oseph F. Pauro, serving in the U.S. Navy, was on the S.S. Henry Knox when a Japanese submarine torpedoed the ship on March 4, 1943. He was just 17 years old.
The torpedo hit the ammo hold, "blowing the front of the ship right off," he said.
He climbed overboard and proceeded to lift wounded sailors in the water onto tires for floatation. Once on a tire, he held on to another sailor in the water, but was separated due to the large swells in the sea.
"I ended up in the water alone and I thought, 'oh what's going to happen to me now?'" he said.
The next day, he found two other sailors floating nearby and soon after found an empty lifeboat floating in the water.
The three sailors floated in the open ocean for nine days.
He was one of 35 that survived the attack.
Pauro was recognized and honored Wednesday night by an array of commissioners for his service and heroism after his ship was torpedoed in the South Pacific.
Community residents filled the hall at the town meeting, held at the New Covenant Community Church, as well as public officials such as Camden County Freeholder Lou Cappelli, U.S. Representative Donald Norcross, Assemblyman Arthur Barclay and Audubon Mayor John Ward.
"You're a true hero and an example of how all Americans should act throughout the course of their life," Freeholder Capello said to Pauro from the podium. "You set a great example."
To honor Pauro, Capello awarded him a proclamation declaring July 20 "Joseph F. Pauro Day."
After receiving a standing ovation, 90-year-old Pauro came to the podium to tell his story.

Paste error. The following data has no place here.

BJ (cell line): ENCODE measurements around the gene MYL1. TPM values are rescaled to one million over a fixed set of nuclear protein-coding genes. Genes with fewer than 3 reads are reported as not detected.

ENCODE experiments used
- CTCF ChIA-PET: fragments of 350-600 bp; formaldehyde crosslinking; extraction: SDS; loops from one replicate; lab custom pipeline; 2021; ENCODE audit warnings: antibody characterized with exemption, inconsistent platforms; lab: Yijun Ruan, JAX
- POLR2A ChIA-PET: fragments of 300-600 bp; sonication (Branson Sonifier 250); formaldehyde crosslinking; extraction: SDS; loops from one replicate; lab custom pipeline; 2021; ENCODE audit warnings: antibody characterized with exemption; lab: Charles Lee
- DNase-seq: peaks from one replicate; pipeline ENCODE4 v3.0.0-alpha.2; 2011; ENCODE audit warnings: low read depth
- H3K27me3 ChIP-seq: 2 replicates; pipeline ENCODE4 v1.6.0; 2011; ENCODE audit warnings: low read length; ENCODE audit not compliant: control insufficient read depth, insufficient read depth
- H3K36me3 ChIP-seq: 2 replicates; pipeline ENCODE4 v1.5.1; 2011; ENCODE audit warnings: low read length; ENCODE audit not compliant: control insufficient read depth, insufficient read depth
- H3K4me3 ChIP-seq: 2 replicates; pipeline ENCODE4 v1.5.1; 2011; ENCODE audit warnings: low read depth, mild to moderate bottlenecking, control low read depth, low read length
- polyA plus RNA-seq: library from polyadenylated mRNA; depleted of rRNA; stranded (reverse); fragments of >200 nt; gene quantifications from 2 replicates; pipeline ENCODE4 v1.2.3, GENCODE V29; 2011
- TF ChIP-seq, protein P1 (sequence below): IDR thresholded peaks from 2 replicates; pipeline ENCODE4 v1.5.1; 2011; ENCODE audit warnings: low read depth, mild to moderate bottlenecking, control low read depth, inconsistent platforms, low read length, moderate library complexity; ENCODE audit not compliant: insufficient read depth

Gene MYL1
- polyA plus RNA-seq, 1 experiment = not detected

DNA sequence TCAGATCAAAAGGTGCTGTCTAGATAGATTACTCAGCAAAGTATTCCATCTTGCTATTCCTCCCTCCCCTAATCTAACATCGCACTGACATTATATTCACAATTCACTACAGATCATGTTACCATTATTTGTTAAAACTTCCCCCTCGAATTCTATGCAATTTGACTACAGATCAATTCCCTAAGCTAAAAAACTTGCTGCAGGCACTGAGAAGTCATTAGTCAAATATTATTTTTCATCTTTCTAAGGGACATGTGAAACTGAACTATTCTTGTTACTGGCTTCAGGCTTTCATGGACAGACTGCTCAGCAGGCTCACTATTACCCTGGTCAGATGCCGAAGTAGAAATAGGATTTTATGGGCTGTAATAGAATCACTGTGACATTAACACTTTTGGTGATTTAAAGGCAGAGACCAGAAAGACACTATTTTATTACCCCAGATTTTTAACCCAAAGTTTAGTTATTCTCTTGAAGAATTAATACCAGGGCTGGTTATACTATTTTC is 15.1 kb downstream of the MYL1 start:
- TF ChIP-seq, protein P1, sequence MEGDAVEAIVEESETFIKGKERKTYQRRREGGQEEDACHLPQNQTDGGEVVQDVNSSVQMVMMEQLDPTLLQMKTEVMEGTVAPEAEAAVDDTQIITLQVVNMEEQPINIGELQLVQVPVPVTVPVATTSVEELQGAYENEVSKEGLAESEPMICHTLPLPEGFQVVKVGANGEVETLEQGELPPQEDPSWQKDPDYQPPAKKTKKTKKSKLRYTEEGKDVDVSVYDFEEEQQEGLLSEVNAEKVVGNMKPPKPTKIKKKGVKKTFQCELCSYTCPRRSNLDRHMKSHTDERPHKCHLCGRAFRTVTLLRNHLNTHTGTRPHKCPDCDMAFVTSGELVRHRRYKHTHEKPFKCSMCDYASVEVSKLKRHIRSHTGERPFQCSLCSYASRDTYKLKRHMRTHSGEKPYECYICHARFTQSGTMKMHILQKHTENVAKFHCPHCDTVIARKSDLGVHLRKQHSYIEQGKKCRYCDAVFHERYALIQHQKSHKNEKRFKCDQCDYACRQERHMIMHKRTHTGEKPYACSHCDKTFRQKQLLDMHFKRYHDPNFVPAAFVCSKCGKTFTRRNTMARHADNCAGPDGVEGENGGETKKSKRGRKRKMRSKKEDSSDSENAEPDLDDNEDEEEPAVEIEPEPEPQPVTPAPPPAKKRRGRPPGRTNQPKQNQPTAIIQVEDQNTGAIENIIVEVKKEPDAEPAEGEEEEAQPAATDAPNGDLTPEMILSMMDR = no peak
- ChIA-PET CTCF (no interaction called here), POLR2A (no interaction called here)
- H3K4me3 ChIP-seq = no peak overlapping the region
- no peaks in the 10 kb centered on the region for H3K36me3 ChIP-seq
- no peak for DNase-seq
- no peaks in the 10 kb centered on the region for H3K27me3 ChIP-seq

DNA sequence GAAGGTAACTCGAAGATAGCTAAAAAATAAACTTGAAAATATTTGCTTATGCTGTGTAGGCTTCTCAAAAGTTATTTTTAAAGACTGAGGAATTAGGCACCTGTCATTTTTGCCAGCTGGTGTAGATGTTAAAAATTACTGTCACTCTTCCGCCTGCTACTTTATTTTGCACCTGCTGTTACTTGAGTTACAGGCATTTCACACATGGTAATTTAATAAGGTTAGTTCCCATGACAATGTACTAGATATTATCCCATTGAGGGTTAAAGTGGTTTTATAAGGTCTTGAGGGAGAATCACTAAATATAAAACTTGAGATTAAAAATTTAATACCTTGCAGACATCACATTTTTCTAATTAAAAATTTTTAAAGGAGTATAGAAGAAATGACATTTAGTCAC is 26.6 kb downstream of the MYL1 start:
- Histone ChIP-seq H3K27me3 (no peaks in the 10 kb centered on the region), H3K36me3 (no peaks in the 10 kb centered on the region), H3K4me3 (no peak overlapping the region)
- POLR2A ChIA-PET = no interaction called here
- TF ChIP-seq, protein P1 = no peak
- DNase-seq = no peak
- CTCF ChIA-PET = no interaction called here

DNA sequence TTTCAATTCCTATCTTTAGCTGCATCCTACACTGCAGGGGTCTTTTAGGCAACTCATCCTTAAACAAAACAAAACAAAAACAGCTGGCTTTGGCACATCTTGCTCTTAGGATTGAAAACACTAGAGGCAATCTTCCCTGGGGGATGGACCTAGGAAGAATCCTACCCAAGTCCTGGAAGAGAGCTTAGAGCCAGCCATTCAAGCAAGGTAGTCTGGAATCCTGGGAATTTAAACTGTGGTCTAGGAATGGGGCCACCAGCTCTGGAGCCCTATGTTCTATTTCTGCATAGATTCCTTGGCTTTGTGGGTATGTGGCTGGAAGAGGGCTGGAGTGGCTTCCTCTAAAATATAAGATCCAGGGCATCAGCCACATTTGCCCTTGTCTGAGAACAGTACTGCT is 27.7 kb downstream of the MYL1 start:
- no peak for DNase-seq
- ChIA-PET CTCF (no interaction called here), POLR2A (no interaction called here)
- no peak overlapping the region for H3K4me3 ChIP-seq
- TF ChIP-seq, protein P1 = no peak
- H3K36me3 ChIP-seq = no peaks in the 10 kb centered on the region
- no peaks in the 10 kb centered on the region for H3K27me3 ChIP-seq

After nine days floating at sea, he ended up in the Maldives and was soon after hospitalized and treated for malaria and dysentery.
When he got home, he returned to the Navy just 24 days later.
On another mission thereafter, he was torpedoed again. This time by a Japanese airplane while serving in the Philippine Islands.
"In two years I was sunk twice, and I figured 'I'm not getting sunk again," he said.
For his selflessness and heroism, U.S. Representative Norcross awarded Pauro a congressional record that stated his story and honored his service for "community engagement, astonishing self-sacrifice and exemplary services as a Navy veteran."
Norcross added that it is important for people to hear Pauro's story and recognize the heroism of his acts.
"He is our hometown hero," Norcross said.
Pauro was also awarded the Camden County Veterans Special Recognition Award.
"To listen to the story, you can't imagine what they went through," Pauro's son, Ken Pauro said, "He talks about being on the ships all the time. I'm proud of him."
The veteran said he was nervous leading up to his speech, but appreciated the recognition and awards he was given at the meeting.
"It means a lot to me," Pauro said. "It was so nice."